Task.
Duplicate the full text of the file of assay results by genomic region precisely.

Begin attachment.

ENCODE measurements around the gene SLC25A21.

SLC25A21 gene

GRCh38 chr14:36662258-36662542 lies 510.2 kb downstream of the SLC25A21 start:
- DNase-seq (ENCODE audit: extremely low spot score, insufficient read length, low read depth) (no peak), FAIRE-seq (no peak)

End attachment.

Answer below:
ENCODE measurements around the gene SLC25A21.

SLC25A21 gene

GRCh38 chr14:36662258-36662542 lies 510.2 kb downstream of the SLC25A21 start:
- DNase-seq (ENCODE audit: extremely low spot score, insufficient read length, low read depth) (no peak), FAIRE-seq (no peak)